An­ge­les politi­cians after the war

Sun.Star Pampanga - - OPINION -

When the reg­u­lar Philip­pine gov­ern­ment was re­stored in 1946 fol­low­ing the dec­la­ra­tion on July 4th of the coun­try’s in­de­pen­dence, An­ge­les lead­ers started erect­ing po­lit­i­cal fences.

In the lo­cal elec­tion, a ven­er­a­ble town physi­cian, Jose Pangili­nan hum­bled the up­com­ing po­lit­i­cal star of the day, Manuel Abad San­tos, pop­u­larly known as ‘Man­ing Pitot’for he around on a sin­gle leg. The other one was lost as a re­sult of a bar­room shoot­ing brawl dur­ing his youth. He was aptly de­scribed as the only mayor ‘with one legs but with two wives’.

In the 1951 elec­tions, Pangili­nan took on a new op­po­nent. Jose Pe­layo was an­other physi­cian who en­tered pol­i­tics. He won in the 1947 vice may­oral race. He de­feated Pablo Del Rosario, Pangili­nan’s run­ning mate. Doc Pe­layo name was not only a by­word in An­ge­les but in the whole prov­ince as well. His po­lit­i­cal star was brightly shin­ing in those years. Po­lit­i­cal bro­kers saw Pe­layo as a po­ten­tial may­oral can­di­date and per­suaded him to break away from the Abad San­tos group to en­gage the lat­ter in the 1951 may­oral con­test. Pe­layo wasn’t lucky enough. Abad San­tos won.

In the late fifties an­other fig­ure sur­faced in the An­ge­les po­lit­i­cal land­scape. Rafael Del Rosario Sr.a young lawyer with a so­cial­ist back­ground. His fa­ther Agapito was also a for­mer mayor of the town in the early for­ties but died only after two years in the of­fice, the mother of Rafael was so­cial­ist ama­zon Feli­ci­dad Si­cangco.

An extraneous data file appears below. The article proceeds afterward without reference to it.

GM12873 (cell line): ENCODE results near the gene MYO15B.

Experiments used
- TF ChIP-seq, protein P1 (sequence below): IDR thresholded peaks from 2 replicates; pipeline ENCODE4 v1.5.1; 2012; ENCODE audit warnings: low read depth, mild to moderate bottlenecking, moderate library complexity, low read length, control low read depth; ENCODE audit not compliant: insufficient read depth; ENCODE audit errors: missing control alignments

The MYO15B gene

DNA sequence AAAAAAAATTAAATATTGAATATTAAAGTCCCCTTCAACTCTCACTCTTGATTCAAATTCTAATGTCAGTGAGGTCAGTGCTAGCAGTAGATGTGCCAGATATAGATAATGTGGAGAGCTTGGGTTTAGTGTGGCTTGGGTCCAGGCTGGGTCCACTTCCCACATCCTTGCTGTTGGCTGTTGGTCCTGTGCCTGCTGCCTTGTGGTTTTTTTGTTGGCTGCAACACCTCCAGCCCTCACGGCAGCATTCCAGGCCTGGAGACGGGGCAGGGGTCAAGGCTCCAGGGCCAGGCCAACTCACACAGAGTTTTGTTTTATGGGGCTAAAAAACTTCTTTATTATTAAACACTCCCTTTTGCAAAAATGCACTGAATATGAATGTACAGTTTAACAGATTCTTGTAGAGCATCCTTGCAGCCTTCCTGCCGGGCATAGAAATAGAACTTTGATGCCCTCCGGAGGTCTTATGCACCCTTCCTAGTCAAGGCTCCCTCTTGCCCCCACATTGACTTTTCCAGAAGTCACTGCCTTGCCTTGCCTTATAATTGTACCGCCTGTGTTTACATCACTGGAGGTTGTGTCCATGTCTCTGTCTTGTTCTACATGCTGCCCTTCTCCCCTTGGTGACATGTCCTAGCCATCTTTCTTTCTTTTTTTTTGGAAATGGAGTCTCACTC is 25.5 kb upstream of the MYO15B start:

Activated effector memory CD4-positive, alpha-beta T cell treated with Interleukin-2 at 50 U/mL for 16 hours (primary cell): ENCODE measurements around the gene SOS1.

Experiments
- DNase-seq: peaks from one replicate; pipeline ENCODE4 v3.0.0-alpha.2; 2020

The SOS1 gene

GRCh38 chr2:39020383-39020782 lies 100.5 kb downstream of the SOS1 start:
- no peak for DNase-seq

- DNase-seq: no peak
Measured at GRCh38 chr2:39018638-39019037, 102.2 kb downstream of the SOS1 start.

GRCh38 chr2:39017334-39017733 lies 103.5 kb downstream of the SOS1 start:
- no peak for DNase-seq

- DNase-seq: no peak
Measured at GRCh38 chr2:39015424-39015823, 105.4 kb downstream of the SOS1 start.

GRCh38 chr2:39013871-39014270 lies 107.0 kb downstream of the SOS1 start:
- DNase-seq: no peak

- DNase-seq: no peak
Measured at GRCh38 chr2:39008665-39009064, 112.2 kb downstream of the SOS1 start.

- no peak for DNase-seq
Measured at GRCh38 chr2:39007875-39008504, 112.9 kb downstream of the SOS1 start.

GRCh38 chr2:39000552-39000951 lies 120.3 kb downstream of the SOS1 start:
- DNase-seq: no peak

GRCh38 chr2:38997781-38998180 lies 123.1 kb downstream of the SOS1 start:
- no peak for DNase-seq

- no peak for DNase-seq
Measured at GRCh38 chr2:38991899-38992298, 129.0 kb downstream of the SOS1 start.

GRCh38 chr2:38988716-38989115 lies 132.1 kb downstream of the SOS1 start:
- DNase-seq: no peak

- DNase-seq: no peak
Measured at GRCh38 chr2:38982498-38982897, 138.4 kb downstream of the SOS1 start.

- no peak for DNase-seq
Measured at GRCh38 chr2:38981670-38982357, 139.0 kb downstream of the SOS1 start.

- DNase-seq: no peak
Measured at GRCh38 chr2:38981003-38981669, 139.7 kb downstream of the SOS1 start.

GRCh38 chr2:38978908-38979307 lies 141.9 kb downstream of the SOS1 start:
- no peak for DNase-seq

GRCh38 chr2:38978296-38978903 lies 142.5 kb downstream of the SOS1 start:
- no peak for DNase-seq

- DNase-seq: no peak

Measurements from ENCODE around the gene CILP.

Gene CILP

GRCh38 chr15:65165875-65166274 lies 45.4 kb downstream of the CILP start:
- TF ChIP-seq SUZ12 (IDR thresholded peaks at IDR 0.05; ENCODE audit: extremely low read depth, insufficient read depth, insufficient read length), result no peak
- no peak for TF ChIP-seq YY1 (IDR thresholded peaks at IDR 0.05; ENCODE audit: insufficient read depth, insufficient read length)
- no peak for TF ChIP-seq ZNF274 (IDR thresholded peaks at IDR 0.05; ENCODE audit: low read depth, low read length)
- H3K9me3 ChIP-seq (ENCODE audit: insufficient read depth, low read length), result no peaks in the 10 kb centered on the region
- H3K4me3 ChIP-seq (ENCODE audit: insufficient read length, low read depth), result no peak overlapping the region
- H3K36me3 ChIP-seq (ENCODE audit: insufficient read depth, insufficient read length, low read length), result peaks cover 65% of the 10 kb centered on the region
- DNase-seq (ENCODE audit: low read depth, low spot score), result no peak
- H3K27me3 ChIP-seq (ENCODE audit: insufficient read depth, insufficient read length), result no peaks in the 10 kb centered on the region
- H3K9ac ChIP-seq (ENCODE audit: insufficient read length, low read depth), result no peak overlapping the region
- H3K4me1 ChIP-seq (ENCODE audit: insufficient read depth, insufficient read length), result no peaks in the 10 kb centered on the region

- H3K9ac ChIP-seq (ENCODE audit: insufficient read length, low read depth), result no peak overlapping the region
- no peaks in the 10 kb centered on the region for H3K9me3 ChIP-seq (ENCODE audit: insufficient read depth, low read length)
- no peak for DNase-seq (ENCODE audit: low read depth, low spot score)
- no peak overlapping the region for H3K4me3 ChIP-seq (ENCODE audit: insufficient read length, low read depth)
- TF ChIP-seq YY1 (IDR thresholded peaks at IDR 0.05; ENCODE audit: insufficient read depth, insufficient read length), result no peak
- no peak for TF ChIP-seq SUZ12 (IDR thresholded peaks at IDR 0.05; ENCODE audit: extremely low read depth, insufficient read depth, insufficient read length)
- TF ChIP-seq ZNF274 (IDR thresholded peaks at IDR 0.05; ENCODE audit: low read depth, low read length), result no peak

An­ge­les never had a mayor like Del Rosario who en­joyed an un­prece­dented com­bined sup­port from the ur­ban mass, pro­fes­sion­als and busi­ness­men. But his pop­u­lar­ity was not even enough to achieve a third re­elec­tion be­cause the HMB un­der then Faustino Del Mundo alias Com­man­der Su­mu­long re­port­edly sup­ported his op­po­nent, Eu­ge­nio Suarez, a scion of the landed Hen­son clan of An­ge­les. Suarez only served one term for he was trounced by the com­ing back Rafael Lazatin who in his early out­ings was de­feated by Fran­cisco G. Ne­po­mu­ceno.

Ne­po­mu­ceno won in the 1980 may­oral elec­tions but was de­feated in the 1988 elec­tions by an­other ris­ing po­lit­i­cal star, An­to­nio Abad San­tos the sone of the late ‘Man­ing Pu­tot’.

Back to Suarez who got the HMB back­ing in de­feat­ing Rafael Del Rosario Sr. in the 1967 polls. He didn’t see the proper take off of the city devel­op­ment plans be­cause of the dis­si­dents’ in­ter­fer­ence. The man was im­bued with a strong sense of loy­alty to the An­ge­lenos and was packed with en­thu­si­asm and en­ergy to dis­charge his func­tions. His po­lit­i­cal prom­ises hardly kept, his per­sonal pro­grams thwarted on many sides. Suarez was deeply frus­trated. He was one man who rode on a tiger.

Ar­mando ‘Doy’Ne­po­mu­ceno, a rel­a­tive of Fran­cisco G. Ne­po­mu­ceno, wrote about the lat­ter as an easy go­ing per­son. This was re­flected on the way he runs his cam­paign against Rafael Lazatin in the early years when they slugged it out for the gov­er­nor­ship. The same also when he run the An­gele City gov­ern­ment­the ‘same in­for­mal and shoul­der pat­ting per­son to per­son small talks. He was so well loved by the poor con­stituents. But his ap­peal to the masses wasn’t enough in the fire eat­ing or­a­tory of Tony Abad San­tos alias ‘Bubu­sok’. (Next: More about the An­ge­les elec­tions)

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